Health Care Reform

Sequestering ObamaCare’s Employer Mandate

Last week, Senators Orrin Hatch (R-UT) and Lamar Alexander (R-TN) introduced the American Job Protection Act to repeal the ObamaCare employer mandate (a.k.a. the pay or play rules, or the employer “shared responsibility” rules).  Companion legislation was also introduced in the House on the same day.  Full text of the bill is available here.

As FreedomWorks reignites the movement to defund ObamCare in the House as we near the end of the CR on March 27, the American Job Protection Act offers a strong second front against one of ObamaCare’s most damaging provisions.  Sadly, full repeal is not politically feasible right now.  But that doesn’t mean we can’t keep trying to chip away at its more unpopular provisions through bills like this.

It’s Been Done Already
Let’s not forget that we’ve already repealed some of the nastier programs and mandates in prior legislation.  As nicely summarized in this post on Forbes by Grace-Marie Turner, the law’s government takeover of the long-term care industry called the CLASS Act, a major piece in the original legislation, is now history.  Other chunks now out for scrap include the burdensome $600 1099 reporting requirement and the odd employee free choice voucher, which would have allowed certain employees to apply their employer health plan contribution to the cost of coverage on the ObamaCare exchange.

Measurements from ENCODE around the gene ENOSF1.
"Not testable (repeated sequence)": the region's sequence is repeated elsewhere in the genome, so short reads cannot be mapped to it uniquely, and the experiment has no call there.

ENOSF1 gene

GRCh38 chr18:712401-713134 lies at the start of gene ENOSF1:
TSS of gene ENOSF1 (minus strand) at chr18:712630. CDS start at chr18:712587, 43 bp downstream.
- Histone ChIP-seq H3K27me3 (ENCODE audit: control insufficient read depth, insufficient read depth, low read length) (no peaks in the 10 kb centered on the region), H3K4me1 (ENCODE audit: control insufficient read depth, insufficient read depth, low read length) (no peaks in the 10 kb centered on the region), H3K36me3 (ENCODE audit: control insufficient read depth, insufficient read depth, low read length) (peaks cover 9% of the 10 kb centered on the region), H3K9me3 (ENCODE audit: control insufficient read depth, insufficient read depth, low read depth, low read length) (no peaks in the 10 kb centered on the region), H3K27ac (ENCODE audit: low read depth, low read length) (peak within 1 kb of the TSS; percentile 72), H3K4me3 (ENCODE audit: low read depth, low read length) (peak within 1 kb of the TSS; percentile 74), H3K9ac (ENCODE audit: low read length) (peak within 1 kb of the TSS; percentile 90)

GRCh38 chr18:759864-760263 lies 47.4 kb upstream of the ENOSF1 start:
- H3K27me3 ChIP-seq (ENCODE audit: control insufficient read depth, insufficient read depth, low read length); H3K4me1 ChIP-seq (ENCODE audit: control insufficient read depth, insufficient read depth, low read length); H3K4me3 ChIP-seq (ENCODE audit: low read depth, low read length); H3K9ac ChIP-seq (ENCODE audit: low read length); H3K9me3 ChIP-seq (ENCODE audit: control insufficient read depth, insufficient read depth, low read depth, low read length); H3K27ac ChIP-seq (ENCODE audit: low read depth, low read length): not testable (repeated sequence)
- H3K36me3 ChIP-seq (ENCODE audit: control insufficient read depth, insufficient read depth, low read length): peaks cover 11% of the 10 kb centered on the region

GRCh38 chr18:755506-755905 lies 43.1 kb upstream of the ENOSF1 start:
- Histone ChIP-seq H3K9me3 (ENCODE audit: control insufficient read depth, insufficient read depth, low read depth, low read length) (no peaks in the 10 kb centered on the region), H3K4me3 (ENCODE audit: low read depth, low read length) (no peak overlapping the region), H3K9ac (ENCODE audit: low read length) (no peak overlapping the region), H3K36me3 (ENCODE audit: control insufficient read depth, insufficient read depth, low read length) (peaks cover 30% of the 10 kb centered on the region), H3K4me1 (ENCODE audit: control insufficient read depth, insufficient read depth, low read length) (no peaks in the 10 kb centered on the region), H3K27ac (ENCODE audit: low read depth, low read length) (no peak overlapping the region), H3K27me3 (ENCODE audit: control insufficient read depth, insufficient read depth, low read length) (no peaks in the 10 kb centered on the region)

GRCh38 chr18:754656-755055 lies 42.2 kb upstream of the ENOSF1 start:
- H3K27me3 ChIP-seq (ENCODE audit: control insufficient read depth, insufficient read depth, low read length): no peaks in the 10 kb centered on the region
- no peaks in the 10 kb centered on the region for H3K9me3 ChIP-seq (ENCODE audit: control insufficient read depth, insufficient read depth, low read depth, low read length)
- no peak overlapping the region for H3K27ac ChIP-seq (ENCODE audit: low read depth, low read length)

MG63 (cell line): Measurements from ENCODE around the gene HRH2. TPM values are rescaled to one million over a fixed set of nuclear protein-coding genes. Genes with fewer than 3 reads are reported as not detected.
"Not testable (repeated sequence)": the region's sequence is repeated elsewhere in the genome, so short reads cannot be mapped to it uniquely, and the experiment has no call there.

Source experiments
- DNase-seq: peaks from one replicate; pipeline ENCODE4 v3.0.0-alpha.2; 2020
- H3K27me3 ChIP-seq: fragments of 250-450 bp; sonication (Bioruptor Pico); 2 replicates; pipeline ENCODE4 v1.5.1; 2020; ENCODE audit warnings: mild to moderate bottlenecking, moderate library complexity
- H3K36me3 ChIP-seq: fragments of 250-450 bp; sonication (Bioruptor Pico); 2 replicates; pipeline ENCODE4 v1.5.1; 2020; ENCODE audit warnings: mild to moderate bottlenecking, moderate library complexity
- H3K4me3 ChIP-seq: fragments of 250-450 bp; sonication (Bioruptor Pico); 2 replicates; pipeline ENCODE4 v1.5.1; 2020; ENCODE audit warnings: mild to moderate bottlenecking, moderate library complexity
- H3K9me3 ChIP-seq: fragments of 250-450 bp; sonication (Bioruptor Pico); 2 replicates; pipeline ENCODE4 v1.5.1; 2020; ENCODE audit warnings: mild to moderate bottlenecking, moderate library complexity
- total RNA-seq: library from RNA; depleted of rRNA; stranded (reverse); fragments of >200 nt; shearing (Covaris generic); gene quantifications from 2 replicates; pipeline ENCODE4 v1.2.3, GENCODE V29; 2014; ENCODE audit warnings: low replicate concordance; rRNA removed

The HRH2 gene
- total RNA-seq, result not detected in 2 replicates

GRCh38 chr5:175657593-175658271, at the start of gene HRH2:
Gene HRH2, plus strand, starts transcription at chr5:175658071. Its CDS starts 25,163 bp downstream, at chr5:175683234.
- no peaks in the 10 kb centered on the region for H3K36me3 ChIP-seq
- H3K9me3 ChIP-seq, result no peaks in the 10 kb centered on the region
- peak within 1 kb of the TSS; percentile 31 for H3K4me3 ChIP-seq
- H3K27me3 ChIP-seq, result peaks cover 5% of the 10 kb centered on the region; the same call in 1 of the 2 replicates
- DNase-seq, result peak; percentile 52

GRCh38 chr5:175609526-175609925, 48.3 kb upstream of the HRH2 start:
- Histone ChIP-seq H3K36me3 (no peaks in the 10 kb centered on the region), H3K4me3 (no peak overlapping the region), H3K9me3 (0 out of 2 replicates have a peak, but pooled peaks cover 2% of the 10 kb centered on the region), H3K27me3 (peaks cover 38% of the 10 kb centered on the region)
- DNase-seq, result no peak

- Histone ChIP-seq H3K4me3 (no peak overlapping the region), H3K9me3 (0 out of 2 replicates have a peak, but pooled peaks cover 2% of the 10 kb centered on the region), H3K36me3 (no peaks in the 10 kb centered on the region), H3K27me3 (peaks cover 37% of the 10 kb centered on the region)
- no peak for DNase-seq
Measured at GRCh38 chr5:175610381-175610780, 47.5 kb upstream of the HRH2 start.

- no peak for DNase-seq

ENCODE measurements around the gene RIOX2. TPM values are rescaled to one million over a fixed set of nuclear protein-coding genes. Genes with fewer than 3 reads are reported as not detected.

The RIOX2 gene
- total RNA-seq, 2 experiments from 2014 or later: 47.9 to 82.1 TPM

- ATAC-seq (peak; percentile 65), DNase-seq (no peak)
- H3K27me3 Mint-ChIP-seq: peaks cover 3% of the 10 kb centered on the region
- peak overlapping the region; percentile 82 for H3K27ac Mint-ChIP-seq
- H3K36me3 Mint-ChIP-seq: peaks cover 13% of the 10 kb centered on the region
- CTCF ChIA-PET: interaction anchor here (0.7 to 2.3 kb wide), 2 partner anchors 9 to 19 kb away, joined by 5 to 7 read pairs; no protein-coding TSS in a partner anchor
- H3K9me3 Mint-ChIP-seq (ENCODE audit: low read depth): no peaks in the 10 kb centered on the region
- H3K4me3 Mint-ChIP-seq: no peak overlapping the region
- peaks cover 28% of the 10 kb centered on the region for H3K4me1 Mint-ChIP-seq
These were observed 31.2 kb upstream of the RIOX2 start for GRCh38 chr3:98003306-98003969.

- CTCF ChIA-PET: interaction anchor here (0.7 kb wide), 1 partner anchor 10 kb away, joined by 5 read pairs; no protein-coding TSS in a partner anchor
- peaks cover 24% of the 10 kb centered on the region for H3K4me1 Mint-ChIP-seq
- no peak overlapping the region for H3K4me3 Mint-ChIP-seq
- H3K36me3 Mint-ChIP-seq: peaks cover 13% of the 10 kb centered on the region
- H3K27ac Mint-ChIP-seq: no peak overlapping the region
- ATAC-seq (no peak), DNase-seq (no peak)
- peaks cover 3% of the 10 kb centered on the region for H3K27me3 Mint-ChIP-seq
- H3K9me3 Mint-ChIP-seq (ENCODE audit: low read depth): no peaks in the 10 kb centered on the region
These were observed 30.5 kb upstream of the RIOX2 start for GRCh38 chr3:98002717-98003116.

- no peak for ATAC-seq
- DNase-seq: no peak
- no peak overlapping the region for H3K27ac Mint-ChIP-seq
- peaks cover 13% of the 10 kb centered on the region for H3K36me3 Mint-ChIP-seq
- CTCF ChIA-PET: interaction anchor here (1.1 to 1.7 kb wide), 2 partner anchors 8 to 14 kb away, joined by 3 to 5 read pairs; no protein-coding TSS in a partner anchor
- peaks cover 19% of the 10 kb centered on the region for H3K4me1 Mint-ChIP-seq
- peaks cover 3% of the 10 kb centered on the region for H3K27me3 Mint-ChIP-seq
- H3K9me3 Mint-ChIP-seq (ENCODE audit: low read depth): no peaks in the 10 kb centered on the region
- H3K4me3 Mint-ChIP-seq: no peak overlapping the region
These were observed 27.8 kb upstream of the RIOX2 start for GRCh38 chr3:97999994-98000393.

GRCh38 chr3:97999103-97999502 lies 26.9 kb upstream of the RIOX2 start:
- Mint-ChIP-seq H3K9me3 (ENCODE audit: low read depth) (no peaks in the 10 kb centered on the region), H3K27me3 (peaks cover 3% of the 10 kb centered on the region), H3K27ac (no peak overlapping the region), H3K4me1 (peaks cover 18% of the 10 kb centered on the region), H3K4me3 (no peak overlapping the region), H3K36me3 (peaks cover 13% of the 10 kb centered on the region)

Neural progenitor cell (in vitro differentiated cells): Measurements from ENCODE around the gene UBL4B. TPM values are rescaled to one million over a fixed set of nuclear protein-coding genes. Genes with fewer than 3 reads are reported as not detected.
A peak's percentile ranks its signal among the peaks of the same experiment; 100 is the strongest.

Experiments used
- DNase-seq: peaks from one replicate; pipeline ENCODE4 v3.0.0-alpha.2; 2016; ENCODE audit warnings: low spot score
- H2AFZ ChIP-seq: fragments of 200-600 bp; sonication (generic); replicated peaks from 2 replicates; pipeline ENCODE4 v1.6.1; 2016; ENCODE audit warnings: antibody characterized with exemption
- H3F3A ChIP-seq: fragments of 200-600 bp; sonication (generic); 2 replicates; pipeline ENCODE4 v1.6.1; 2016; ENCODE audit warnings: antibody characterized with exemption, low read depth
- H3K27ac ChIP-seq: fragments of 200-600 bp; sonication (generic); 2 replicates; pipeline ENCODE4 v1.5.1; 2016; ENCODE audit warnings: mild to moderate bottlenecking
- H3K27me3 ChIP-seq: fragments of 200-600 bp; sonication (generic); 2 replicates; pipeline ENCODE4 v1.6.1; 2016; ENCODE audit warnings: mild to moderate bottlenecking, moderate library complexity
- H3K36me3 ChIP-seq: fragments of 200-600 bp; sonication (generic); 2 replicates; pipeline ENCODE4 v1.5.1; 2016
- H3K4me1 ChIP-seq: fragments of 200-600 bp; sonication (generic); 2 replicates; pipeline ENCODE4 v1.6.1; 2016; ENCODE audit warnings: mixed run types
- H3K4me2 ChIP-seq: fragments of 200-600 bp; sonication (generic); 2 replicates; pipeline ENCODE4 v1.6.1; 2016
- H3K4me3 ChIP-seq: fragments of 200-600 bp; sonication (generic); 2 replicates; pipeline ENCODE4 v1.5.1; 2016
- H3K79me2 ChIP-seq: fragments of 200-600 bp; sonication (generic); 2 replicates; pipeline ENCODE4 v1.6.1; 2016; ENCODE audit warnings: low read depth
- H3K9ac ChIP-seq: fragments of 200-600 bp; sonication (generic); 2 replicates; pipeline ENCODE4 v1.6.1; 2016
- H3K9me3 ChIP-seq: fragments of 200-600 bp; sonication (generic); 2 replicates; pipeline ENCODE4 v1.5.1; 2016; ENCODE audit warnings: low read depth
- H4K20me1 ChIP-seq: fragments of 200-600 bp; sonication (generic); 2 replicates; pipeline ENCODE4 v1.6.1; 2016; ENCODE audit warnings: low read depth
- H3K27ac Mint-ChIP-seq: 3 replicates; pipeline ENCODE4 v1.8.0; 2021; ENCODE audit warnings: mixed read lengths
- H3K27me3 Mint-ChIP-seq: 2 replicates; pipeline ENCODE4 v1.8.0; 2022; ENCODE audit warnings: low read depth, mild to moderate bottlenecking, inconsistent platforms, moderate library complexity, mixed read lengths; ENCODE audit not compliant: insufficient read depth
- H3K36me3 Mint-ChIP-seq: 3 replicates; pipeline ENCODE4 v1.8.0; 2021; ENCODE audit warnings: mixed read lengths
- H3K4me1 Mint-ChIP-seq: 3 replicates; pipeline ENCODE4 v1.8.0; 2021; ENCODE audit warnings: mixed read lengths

GAO: ObamaCare could add $6.2 trillion to national debt

There is some more bad news for ObamaCare. According to a recently released report from the Government Accounting Office (GAO), the Patient Protect and Affordable Care Act (PPACA) — President Obama’s signature domestic policy achievement — could cost taxpayers dearly in the long-term if cost-savings measures don’t work as intended.

The report, which was requested by Sen. Jeff Sessions (R-AL), who is the ranking Republican on the Senate Budget Committee, explains that the “effect of PPACA on the long-term fiscal outlook depends largely on whether elements designed to control cost growth are sustained.”